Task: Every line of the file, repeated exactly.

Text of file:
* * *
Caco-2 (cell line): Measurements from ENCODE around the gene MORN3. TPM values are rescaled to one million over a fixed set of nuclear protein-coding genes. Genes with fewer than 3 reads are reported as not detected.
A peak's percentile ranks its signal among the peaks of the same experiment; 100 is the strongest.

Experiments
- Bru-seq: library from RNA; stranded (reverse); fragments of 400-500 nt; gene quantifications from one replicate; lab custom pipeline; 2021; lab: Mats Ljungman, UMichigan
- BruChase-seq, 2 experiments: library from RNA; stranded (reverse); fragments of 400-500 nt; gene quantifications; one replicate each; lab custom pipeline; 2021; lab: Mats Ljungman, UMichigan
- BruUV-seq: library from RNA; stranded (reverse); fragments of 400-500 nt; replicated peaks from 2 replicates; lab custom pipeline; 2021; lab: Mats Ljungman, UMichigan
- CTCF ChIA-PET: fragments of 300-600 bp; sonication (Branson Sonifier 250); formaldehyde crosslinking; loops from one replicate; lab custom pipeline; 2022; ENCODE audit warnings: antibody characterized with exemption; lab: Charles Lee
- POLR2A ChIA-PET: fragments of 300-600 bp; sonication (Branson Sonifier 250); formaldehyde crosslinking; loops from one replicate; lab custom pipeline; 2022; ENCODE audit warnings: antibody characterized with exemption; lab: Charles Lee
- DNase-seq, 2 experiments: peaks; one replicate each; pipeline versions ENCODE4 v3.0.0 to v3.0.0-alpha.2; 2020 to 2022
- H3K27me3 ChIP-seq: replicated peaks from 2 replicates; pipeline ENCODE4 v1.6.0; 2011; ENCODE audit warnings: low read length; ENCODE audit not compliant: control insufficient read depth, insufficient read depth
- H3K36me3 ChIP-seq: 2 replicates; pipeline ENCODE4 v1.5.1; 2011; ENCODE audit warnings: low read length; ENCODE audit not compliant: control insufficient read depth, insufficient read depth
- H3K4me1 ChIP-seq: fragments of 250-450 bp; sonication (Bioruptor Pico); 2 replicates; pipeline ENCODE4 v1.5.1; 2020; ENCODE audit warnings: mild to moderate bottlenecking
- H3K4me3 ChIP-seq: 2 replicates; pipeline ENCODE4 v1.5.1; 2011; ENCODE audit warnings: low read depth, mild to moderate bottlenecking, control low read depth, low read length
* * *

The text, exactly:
Caco-2 (cell line): Measurements from ENCODE around the gene MORN3. TPM values are rescaled to one million over a fixed set of nuclear protein-coding genes. Genes with fewer than 3 reads are reported as not detected.
A peak's percentile ranks its signal among the peaks of the same experiment; 100 is the strongest.

Experiments
- Bru-seq: library from RNA; stranded (reverse); fragments of 400-500 nt; gene quantifications from one replicate; lab custom pipeline; 2021; lab: Mats Ljungman, UMichigan
- BruChase-seq, 2 experiments: library from RNA; stranded (reverse); fragments of 400-500 nt; gene quantifications; one replicate each; lab custom pipeline; 2021; lab: Mats Ljungman, UMichigan
- BruUV-seq: library from RNA; stranded (reverse); fragments of 400-500 nt; replicated peaks from 2 replicates; lab custom pipeline; 2021; lab: Mats Ljungman, UMichigan
- CTCF ChIA-PET: fragments of 300-600 bp; sonication (Branson Sonifier 250); formaldehyde crosslinking; loops from one replicate; lab custom pipeline; 2022; ENCODE audit warnings: antibody characterized with exemption; lab: Charles Lee
- POLR2A ChIA-PET: fragments of 300-600 bp; sonication (Branson Sonifier 250); formaldehyde crosslinking; loops from one replicate; lab custom pipeline; 2022; ENCODE audit warnings: antibody characterized with exemption; lab: Charles Lee
- DNase-seq, 2 experiments: peaks; one replicate each; pipeline versions ENCODE4 v3.0.0 to v3.0.0-alpha.2; 2020 to 2022
- H3K27me3 ChIP-seq: replicated peaks from 2 replicates; pipeline ENCODE4 v1.6.0; 2011; ENCODE audit warnings: low read length; ENCODE audit not compliant: control insufficient read depth, insufficient read depth
- H3K36me3 ChIP-seq: 2 replicates; pipeline ENCODE4 v1.5.1; 2011; ENCODE audit warnings: low read length; ENCODE audit not compliant: control insufficient read depth, insufficient read depth
- H3K4me1 ChIP-seq: fragments of 250-450 bp; sonication (Bioruptor Pico); 2 replicates; pipeline ENCODE4 v1.5.1; 2020; ENCODE audit warnings: mild to moderate bottlenecking
- H3K4me3 ChIP-seq: 2 replicates; pipeline ENCODE4 v1.5.1; 2011; ENCODE audit warnings: low read depth, mild to moderate bottlenecking, control low read depth, low read length